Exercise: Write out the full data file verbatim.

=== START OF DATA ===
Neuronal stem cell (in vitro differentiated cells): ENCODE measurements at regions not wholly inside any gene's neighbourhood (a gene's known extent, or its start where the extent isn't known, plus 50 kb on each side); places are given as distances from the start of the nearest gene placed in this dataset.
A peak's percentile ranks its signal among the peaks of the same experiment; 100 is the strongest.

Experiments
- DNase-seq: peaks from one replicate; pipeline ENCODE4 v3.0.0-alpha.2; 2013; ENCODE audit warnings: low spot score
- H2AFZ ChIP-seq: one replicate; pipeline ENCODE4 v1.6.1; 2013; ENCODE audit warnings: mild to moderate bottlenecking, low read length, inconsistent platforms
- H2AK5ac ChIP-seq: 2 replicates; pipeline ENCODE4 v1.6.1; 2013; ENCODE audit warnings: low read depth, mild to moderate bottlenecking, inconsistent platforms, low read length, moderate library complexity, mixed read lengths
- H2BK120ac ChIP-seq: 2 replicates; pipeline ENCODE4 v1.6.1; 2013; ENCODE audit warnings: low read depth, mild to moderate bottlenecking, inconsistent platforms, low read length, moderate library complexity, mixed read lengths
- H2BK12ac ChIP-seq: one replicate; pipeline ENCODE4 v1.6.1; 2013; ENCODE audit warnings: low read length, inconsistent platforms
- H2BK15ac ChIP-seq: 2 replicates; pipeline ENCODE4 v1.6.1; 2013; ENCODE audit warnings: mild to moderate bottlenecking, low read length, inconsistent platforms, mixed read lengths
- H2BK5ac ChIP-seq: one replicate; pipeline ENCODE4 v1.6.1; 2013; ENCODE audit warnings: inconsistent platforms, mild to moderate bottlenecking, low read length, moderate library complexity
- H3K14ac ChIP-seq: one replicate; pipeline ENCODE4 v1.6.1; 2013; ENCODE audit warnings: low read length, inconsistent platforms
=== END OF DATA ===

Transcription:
Neuronal stem cell (in vitro differentiated cells): ENCODE measurements at regions not wholly inside any gene's neighbourhood (a gene's known extent, or its start where the extent isn't known, plus 50 kb on each side); places are given as distances from the start of the nearest gene placed in this dataset.
A peak's percentile ranks its signal among the peaks of the same experiment; 100 is the strongest.

Experiments
- DNase-seq: peaks from one replicate; pipeline ENCODE4 v3.0.0-alpha.2; 2013; ENCODE audit warnings: low spot score
- H2AFZ ChIP-seq: one replicate; pipeline ENCODE4 v1.6.1; 2013; ENCODE audit warnings: mild to moderate bottlenecking, low read length, inconsistent platforms
- H2AK5ac ChIP-seq: 2 replicates; pipeline ENCODE4 v1.6.1; 2013; ENCODE audit warnings: low read depth, mild to moderate bottlenecking, inconsistent platforms, low read length, moderate library complexity, mixed read lengths
- H2BK120ac ChIP-seq: 2 replicates; pipeline ENCODE4 v1.6.1; 2013; ENCODE audit warnings: low read depth, mild to moderate bottlenecking, inconsistent platforms, low read length, moderate library complexity, mixed read lengths
- H2BK12ac ChIP-seq: one replicate; pipeline ENCODE4 v1.6.1; 2013; ENCODE audit warnings: low read length, inconsistent platforms
- H2BK15ac ChIP-seq: 2 replicates; pipeline ENCODE4 v1.6.1; 2013; ENCODE audit warnings: mild to moderate bottlenecking, low read length, inconsistent platforms, mixed read lengths
- H2BK5ac ChIP-seq: one replicate; pipeline ENCODE4 v1.6.1; 2013; ENCODE audit warnings: inconsistent platforms, mild to moderate bottlenecking, low read length, moderate library complexity
- H3K14ac ChIP-seq: one replicate; pipeline ENCODE4 v1.6.1; 2013; ENCODE audit warnings: low read length, inconsistent platforms